Zambia's chronically inefficient water utilities are creating a fiscal burden and making it harder for the Government to finance the sector. During the period 2001-2017, Zambia's Commercial Utilities (CUs) lost an estimated US$858 million due to high levels of non-revenue water (water lost through leaks, or water not billed or both) and low bill collection efficiency  (see Figure 1). Such losses have steadily increased and most losses (US$554 million) occurred during the period 2011-2017, temporally coinciding with large investments in bulk water coming online. This loss is equivalent to about 20 percent of the total capital so far invested in NUWSSP. From a public finance perspective, the inefficiencies have resulted in 'hidden costs' or unintentional implicit subsidies to the CUs that can be considered an illegitimate claim on public resources. Unlike direct subsidies which are formally allocated and recorded on the utilities' books, 'hidden' costs, although accumulated by CUs, go unrecorded, thereby creating a fiscal burden on the government. There is evidence that CUs are compensating for these hidden costs by reducing investment in maintaining their assets. They also delay or forego essential maintenance and repairs – actions that trigger a downward spiral of significant deterioration in assets, declining service quality, and increasing cost for each unit of service provided. When this happens, losses increase substantially, and more investment is required to carry out repairs. This vicious cycle—which begins with hidden costs and proceeds to asset deterioration—means that when the government finally absorbs the costs, it does so at the cost of adding to the national debt or reducing funding for other programs.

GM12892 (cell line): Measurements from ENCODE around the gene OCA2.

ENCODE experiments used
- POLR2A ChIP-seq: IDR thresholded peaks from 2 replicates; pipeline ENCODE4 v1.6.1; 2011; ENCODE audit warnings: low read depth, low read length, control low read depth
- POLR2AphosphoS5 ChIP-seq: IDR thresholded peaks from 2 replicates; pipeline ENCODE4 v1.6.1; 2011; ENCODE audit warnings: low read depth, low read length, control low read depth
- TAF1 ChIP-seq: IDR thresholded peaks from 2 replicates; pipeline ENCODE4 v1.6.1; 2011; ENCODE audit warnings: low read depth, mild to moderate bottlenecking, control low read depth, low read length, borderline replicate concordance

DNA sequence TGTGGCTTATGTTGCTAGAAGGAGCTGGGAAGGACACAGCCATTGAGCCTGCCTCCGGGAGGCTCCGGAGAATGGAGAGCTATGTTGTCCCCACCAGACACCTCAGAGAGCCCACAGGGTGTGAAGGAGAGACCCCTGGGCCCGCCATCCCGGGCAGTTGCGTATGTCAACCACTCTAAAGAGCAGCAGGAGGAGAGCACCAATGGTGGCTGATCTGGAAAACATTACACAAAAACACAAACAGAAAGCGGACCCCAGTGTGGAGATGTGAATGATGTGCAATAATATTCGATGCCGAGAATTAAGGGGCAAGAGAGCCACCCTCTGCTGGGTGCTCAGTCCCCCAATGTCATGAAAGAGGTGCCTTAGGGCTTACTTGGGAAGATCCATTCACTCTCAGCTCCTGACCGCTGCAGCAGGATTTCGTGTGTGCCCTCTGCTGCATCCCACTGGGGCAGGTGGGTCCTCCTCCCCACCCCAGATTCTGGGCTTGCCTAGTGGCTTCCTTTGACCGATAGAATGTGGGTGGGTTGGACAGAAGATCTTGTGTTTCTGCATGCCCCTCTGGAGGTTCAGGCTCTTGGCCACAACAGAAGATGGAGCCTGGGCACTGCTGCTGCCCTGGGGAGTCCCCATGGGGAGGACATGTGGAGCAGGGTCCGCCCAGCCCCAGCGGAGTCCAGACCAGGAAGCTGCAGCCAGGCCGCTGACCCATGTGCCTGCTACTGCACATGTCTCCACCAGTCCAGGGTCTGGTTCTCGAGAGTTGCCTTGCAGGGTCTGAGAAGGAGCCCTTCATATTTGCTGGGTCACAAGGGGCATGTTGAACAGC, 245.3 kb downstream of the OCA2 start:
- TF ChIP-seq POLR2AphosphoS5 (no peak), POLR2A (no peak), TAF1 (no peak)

Figure 1  Source: PEMConsult, estimated with information from NWASCO. Note: CU = commercial utility; GDP = gross domestic product; NRW = nonrevenue water; NWASCO = National Water Supply and Sanitation Council.


What can be done? The government and the NUWSSP must therefore shift its focus from financing large infrastructure to financing improvements in the efficiency of CUs to enhance their cashflows and enable them to contribute to the capital needed to expand access. Improvements in organizational efficiency should be systematically accompanied by an enabling optimization of the sector’s institutional and governance arrangements in the medium to long-term.